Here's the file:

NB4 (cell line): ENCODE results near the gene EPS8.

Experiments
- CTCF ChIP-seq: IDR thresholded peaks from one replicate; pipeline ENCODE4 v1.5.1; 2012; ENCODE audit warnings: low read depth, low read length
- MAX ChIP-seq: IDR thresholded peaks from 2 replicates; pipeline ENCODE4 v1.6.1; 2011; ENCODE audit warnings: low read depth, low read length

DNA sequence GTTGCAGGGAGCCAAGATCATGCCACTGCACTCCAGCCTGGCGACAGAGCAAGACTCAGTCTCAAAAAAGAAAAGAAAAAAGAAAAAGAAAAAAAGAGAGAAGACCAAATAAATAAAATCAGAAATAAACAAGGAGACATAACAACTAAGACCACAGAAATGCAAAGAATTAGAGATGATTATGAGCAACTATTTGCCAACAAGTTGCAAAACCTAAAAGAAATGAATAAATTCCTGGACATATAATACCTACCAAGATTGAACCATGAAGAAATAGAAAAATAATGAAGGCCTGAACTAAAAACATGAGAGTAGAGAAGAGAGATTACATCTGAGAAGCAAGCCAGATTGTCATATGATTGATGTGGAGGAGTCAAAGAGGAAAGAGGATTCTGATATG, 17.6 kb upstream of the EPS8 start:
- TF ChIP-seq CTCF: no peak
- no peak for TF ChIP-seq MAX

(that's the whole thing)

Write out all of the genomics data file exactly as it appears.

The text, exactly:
NB4 (cell line): ENCODE results near the gene EPS8.

Experiments
- CTCF ChIP-seq: IDR thresholded peaks from one replicate; pipeline ENCODE4 v1.5.1; 2012; ENCODE audit warnings: low read depth, low read length
- MAX ChIP-seq: IDR thresholded peaks from 2 replicates; pipeline ENCODE4 v1.6.1; 2011; ENCODE audit warnings: low read depth, low read length

DNA sequence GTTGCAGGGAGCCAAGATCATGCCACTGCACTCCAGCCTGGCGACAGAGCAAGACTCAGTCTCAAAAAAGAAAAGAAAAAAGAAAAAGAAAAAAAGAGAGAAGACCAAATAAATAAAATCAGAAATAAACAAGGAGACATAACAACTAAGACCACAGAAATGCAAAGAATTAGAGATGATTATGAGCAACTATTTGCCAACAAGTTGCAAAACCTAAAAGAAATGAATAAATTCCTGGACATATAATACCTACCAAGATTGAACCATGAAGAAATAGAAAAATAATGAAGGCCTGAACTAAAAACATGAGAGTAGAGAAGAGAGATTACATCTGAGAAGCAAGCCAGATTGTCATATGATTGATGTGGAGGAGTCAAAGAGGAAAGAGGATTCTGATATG, 17.6 kb upstream of the EPS8 start:
- TF ChIP-seq CTCF: no peak
- no peak for TF ChIP-seq MAX